Throughout this pandemic year, there has been a perfectly natural tendency for Americans to seek out and preserve certain “normal” habits and traditions critical to their sense of well-being, or even their sanity. For some, it’s been maintaining worship services, or finding ways to stay in touch with friends and family, or cultivating new or lost culinary and gardening skills.
But where I am from, in the Deep South, the resumption of college football has taken on huge freight as a symbol of continuity. That’s been true for those sheltering in their homes in sober fear of COVID-19. But it’s been even more important to pandemic deniers and minimizers and “reopeners” who view bans on huge crowds of cheering fans as socialist overreach. The political implications of the Southeastern Conference’s crucial role in “saving” the 2020 college-football season have never been far from the surface, as one well-known politicizing “sportswriter” has attested:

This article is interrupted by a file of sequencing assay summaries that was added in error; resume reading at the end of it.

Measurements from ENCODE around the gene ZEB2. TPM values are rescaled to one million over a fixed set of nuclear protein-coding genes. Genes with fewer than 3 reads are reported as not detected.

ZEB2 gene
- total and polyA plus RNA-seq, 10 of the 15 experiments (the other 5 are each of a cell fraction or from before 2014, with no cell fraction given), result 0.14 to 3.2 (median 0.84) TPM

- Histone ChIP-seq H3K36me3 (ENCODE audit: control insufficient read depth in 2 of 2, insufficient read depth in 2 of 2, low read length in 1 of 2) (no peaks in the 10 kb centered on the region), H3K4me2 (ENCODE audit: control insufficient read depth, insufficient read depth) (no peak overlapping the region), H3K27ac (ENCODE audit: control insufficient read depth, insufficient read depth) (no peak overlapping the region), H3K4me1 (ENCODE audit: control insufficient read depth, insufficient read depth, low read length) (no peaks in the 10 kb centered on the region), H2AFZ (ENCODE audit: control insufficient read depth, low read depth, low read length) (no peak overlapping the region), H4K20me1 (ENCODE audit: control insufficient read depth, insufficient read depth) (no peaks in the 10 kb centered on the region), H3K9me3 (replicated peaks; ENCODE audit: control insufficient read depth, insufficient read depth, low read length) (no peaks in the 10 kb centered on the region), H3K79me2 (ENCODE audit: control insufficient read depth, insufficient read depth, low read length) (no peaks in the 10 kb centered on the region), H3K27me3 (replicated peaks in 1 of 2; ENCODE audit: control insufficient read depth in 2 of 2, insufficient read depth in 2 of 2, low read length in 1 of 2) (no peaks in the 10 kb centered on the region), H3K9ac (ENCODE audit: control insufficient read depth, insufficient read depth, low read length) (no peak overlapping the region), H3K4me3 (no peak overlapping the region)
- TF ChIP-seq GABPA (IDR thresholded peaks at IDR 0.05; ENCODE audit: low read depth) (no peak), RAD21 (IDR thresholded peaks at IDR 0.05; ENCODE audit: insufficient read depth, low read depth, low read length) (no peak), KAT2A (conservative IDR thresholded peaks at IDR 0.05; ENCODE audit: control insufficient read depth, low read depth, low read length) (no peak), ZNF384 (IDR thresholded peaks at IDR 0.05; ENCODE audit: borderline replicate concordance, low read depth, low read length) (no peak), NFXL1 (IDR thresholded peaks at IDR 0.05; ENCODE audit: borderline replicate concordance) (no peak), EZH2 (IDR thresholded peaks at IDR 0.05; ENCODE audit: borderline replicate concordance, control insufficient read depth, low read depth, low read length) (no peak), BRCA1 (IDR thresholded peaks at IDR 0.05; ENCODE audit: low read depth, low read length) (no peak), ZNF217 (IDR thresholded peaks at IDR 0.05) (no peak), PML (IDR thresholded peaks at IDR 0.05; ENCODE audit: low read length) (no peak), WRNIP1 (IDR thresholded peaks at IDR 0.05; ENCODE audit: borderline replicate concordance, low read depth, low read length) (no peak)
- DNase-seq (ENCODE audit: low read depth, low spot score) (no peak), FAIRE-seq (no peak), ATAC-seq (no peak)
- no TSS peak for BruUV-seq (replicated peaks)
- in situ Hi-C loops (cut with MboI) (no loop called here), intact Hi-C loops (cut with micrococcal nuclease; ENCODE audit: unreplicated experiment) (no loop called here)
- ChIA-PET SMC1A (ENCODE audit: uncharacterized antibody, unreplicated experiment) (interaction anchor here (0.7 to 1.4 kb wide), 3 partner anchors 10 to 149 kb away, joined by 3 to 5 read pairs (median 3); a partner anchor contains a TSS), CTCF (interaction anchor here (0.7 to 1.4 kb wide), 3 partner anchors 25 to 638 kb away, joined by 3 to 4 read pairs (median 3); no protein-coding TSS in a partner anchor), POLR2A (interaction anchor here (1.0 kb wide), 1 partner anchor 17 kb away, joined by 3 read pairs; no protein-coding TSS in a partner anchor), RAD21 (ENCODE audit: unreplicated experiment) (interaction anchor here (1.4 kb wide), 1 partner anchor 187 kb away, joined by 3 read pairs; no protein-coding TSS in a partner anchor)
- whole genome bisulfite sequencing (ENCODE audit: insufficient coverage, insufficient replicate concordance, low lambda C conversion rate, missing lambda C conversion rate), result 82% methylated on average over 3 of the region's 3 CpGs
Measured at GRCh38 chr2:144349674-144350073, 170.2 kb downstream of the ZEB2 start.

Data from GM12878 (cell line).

College football, of course, is particularly beloved to the middle-class southern white people who lean heavily conservative in their cultural views and Republican in their political habits. The SEC’s “reopening” efforts were materially aided by the fact that its 14 member institutions are located in 11 states that in 2016 voted for Donald Trump, who has made “reopening” a major reelection theme; all 11 have Republican-controlled legislatures, and nine have Republican governors. In a very real sense, the 2020 SEC football season was politicized before it began, despite the sometimes feeble efforts of coaches and boosters to hide behind the eagerness of players (a strong majority of whom are Black) to compete.